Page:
The joy that runs through the spine of a graduating student can hardly be measured. The zeal to swiftly carve out a career and apply knowledge gained in the four walls of a University to their next job is second to none. With hopes high as the mountain and passion deep as the ocean, University graduates go everywhere with megawatts worth of positive energy.
But a few weeks into this new world, many return home tired, confused, disappointed. Rejection hits them with just as much energy as they had hit the streets in search of real-world work experience.
This is by no means palatable, especially when you think about the four, five or seven years you had spent in school, studying a course you plan to build your career around. It is even sadder to realize that a good number of fresh graduates end up with jobs far lesser than what their qualifications demand. It only takes someone with a strangely stubborn determination to keep searching for jobs relevant to their field after months of failed attempts.
Is it possible to avoid this early life struggle in finding a befitting career?
There is no hard and fast rule to this. But I will discuss four simple but proactive tricks that can help you make the most of your time in the University and be well-posed for maybe not your dream job, but a great career in whatever field you have chosen. Here we go.
Be in the know
Every employee expects that you must have some form of background understanding in the field you intend to work in. Being in the know, that is, staying informed about technological advancements in your field is quite a smart way to be ahead of others who may even have more years of experience in your field. If your school has an introductory course for Compute Studies, do not see such classes as unimportant. Take good advantage of the lessons to be taught.
One tool that can help you keep up with trends, news, and research findings is Google’s Google Alerts. You can receive automatic periodic articles in your field of interest, right inside your mailbox. You just have to sign up for the service.
However, being familiar with tech tools in your field is just as crucial as understanding industry trends. Your school’s library will help with this. There, you can read up news, trending articles, opinions of experts, among other useful pieces of relevant information.
You should also be aware that some organizations are not necessarily as advanced as what you will expect of a 21st Century workplace. Old knowledge may become handy. Websites such as Amazon have some not-so-new books you can purchase at a lesser fee. Read up!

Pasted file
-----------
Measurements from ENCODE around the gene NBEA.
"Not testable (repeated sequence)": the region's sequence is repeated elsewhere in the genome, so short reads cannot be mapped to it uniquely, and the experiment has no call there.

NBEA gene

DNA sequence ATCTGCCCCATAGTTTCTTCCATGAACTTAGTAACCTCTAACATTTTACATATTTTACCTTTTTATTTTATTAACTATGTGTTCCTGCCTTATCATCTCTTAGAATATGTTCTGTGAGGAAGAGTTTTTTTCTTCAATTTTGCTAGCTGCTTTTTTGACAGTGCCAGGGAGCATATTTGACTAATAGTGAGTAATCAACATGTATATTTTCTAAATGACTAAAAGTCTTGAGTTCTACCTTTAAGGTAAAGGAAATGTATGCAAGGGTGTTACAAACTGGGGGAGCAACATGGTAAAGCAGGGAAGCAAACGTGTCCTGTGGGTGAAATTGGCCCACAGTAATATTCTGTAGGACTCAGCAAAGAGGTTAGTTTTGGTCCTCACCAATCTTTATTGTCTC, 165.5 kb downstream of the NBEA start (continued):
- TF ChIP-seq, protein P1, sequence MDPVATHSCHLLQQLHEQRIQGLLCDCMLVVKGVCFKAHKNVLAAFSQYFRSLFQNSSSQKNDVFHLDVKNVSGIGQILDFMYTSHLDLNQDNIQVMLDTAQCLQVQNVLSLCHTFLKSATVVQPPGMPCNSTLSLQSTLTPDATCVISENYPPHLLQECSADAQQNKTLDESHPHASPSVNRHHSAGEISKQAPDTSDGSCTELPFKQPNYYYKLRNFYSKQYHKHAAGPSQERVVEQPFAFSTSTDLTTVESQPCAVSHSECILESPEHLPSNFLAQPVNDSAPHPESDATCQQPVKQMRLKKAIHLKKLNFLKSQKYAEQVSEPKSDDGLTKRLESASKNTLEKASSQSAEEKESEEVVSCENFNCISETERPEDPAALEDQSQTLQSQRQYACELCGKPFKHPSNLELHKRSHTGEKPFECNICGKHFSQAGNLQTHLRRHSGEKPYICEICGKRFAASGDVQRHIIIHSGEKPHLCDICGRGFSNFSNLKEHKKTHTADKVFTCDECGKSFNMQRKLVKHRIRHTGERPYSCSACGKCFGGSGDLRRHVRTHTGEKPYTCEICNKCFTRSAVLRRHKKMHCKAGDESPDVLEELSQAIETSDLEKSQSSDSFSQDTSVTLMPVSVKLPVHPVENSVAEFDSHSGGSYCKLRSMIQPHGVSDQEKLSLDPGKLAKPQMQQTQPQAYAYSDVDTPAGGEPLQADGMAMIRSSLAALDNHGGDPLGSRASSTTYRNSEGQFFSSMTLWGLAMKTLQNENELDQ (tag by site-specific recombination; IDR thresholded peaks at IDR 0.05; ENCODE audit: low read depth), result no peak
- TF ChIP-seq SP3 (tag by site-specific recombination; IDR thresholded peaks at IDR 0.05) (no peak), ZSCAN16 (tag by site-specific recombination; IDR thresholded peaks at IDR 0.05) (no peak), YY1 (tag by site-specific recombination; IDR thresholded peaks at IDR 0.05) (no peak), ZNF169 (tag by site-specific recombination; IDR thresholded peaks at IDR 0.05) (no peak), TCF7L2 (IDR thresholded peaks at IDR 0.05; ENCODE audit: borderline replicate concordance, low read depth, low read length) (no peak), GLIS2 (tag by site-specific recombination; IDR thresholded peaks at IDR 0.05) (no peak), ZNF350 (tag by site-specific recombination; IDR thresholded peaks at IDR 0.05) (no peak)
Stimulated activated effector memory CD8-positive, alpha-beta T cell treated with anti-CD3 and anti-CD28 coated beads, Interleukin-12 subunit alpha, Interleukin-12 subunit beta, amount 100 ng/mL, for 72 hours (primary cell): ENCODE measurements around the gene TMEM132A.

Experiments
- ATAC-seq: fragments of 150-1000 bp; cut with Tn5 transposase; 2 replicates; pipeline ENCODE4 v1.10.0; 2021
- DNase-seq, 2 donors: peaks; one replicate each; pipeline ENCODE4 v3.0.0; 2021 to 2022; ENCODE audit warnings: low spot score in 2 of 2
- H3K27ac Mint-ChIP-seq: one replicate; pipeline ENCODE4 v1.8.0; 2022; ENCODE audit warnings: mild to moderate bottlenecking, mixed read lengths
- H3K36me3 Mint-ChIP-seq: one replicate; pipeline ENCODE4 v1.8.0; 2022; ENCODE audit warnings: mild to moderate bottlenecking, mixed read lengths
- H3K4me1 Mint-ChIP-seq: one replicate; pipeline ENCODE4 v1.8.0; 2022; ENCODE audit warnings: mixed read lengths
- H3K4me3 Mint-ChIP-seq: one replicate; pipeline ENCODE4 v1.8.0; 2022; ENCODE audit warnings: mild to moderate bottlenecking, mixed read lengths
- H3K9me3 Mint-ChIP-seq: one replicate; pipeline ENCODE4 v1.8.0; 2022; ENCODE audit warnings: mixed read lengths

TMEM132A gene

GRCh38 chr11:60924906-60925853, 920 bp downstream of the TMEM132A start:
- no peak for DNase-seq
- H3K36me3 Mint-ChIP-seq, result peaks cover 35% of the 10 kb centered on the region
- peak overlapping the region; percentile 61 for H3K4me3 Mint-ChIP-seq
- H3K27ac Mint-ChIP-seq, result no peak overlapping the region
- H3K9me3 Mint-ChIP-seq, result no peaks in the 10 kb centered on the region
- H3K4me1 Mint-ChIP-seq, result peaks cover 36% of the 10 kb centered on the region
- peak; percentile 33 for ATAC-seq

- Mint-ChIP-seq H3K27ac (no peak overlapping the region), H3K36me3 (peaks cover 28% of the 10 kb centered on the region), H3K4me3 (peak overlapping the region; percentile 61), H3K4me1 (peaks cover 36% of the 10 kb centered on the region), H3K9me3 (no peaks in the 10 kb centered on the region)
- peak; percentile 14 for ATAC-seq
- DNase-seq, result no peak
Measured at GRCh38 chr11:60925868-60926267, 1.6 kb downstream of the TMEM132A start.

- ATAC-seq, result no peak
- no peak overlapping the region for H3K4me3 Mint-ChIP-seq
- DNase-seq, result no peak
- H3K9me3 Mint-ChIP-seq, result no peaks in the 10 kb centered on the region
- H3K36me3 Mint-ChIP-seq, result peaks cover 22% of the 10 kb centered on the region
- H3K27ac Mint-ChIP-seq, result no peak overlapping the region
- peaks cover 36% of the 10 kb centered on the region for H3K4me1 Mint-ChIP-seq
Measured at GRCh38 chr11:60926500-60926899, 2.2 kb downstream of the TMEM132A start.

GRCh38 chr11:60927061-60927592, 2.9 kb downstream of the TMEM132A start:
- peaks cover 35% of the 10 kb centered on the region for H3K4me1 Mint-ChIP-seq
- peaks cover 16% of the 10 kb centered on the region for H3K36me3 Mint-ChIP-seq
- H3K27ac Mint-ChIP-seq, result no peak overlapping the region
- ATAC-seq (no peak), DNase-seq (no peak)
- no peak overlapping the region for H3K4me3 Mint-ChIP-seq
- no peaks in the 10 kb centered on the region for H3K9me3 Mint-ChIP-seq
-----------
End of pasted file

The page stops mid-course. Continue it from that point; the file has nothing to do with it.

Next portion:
Knowledge is a continuum, it is never enough
There is always something to learn in the university, beyond the walls of a classroom. While you may find some skills as relevant, and some others irrelevant, make efforts to have an idea of the not-so-relevant ones too. You may need them someday.
But do you just need to learn a skill? No!
Your new skill may become obsolete within a few months if you don’t develop it. This means that beyond acquiring a skill, you need to constantly dig up new and advanced aspects of such a skill. That way, it continues to be relevant and useful.
Most organizations are quick to hire individuals that are skilled with knowledge in multiple areas. You can take elective courses which are related to your main course. You don’t have to write any examination on some of these courses. Once you find them relevant to your field, take them. For instance, Drama and Theatre Arts students can join Photography students in their classes, Language students can take part in Marketing classes to understand the art of Business communication and so on.
ALso, learn why you should Study in Canada
No hard feelings but hey, schooling without having an internship experience is like having a car without gas (fuel). Internships assist you in putting your knowledge into practice. Your activities at this stage will help you blend smoothly into the entry-level stage of your career. Now, you may already have some ideas about applying to large-scale firms and PLCs but the truth is, getting internship slots at organizations in this category is usually competitive. Submit applications to small-to-medium enterprises (SMEs). There, you will learn more than just going on coffee errands. You can find out these SMEs online or better still ask some of your lecturers. On many occasions, they have good relationships with the managing directors.
Procrastination is an enemy, don’t befriend it
Have you ever thought that you can only gain experience in your field after graduating? I must say you have been thinking wrongly. In fact, it is costly to believe that your books and classes are the only areas you should pay attention to, at the University. Search for and take up jobs that are relevant to your course. That is, if you are an accounting student, you can work as a receptionist a trading store during the long breaks, or even on weekends.
If you are schooling in the UK, US, Canada, or other developed countries, universities usually have a work and study program for students. Although most of the jobs are within the campuses, do not hesitate to take them. Your counsellors will most likely find a job that is not so different from your field, even when the ones that match are not available.
When can you start preparing for your career?
Whether you are a Secondary School graduate, an A-Level Student, an Undergraduate, or a Postgraduate student, you can start preparing at any stage at all. If you haven’t. Just adopt the tips I have shared above and watch how quickly your career will take shape.
I’m absolutely interested in learning about your challenges either in the comments section or via an email.
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